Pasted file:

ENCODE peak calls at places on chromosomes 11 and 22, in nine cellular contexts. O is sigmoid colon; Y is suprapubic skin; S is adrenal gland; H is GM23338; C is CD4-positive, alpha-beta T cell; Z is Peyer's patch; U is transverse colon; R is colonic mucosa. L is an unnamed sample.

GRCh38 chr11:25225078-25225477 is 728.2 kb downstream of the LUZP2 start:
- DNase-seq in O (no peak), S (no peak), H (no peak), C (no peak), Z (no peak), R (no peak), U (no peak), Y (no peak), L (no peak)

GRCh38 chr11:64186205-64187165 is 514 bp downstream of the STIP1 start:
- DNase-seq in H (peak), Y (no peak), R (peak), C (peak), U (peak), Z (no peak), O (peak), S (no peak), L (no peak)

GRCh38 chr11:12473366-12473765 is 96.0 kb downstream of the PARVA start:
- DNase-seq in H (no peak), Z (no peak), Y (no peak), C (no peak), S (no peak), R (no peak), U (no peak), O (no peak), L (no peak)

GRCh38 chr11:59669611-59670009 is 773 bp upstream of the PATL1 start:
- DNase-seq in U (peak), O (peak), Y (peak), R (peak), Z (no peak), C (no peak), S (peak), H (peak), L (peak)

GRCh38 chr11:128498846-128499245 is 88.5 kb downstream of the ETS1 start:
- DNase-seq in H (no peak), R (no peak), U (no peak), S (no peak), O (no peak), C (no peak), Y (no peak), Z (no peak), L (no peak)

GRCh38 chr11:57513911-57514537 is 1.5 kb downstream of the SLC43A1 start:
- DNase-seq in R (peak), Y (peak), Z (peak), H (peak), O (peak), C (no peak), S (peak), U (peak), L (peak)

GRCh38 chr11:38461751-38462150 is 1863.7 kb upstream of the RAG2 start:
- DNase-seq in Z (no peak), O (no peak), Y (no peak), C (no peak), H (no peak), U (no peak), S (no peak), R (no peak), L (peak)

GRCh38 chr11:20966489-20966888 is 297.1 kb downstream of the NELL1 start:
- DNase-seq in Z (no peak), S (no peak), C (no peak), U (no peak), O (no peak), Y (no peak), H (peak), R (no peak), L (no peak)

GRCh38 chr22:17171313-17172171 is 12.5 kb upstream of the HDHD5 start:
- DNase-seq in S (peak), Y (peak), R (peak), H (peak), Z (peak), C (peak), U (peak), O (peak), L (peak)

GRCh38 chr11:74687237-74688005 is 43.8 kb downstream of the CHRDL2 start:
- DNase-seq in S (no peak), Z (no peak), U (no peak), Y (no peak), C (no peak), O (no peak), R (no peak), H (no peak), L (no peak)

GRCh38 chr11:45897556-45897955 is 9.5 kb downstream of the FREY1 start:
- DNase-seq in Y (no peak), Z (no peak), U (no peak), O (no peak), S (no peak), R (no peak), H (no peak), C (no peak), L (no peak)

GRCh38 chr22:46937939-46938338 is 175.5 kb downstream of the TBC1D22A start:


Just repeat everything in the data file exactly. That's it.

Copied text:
ENCODE peak calls at places on chromosomes 11 and 22, in nine cellular contexts. O is sigmoid colon; Y is suprapubic skin; S is adrenal gland; H is GM23338; C is CD4-positive, alpha-beta T cell; Z is Peyer's patch; U is transverse colon; R is colonic mucosa. L is an unnamed sample.

GRCh38 chr11:25225078-25225477 is 728.2 kb downstream of the LUZP2 start:
- DNase-seq in O (no peak), S (no peak), H (no peak), C (no peak), Z (no peak), R (no peak), U (no peak), Y (no peak), L (no peak)

GRCh38 chr11:64186205-64187165 is 514 bp downstream of the STIP1 start:
- DNase-seq in H (peak), Y (no peak), R (peak), C (peak), U (peak), Z (no peak), O (peak), S (no peak), L (no peak)

GRCh38 chr11:12473366-12473765 is 96.0 kb downstream of the PARVA start:
- DNase-seq in H (no peak), Z (no peak), Y (no peak), C (no peak), S (no peak), R (no peak), U (no peak), O (no peak), L (no peak)

GRCh38 chr11:59669611-59670009 is 773 bp upstream of the PATL1 start:
- DNase-seq in U (peak), O (peak), Y (peak), R (peak), Z (no peak), C (no peak), S (peak), H (peak), L (peak)

GRCh38 chr11:128498846-128499245 is 88.5 kb downstream of the ETS1 start:
- DNase-seq in H (no peak), R (no peak), U (no peak), S (no peak), O (no peak), C (no peak), Y (no peak), Z (no peak), L (no peak)

GRCh38 chr11:57513911-57514537 is 1.5 kb downstream of the SLC43A1 start:
- DNase-seq in R (peak), Y (peak), Z (peak), H (peak), O (peak), C (no peak), S (peak), U (peak), L (peak)

GRCh38 chr11:38461751-38462150 is 1863.7 kb upstream of the RAG2 start:
- DNase-seq in Z (no peak), O (no peak), Y (no peak), C (no peak), H (no peak), U (no peak), S (no peak), R (no peak), L (peak)

GRCh38 chr11:20966489-20966888 is 297.1 kb downstream of the NELL1 start:
- DNase-seq in Z (no peak), S (no peak), C (no peak), U (no peak), O (no peak), Y (no peak), H (peak), R (no peak), L (no peak)

GRCh38 chr22:17171313-17172171 is 12.5 kb upstream of the HDHD5 start:
- DNase-seq in S (peak), Y (peak), R (peak), H (peak), Z (peak), C (peak), U (peak), O (peak), L (peak)

GRCh38 chr11:74687237-74688005 is 43.8 kb downstream of the CHRDL2 start:
- DNase-seq in S (no peak), Z (no peak), U (no peak), Y (no peak), C (no peak), O (no peak), R (no peak), H (no peak), L (no peak)

GRCh38 chr11:45897556-45897955 is 9.5 kb downstream of the FREY1 start:
- DNase-seq in Y (no peak), Z (no peak), U (no peak), O (no peak), S (no peak), R (no peak), H (no peak), C (no peak), L (no peak)

GRCh38 chr22:46937939-46938338 is 175.5 kb downstream of the TBC1D22A start: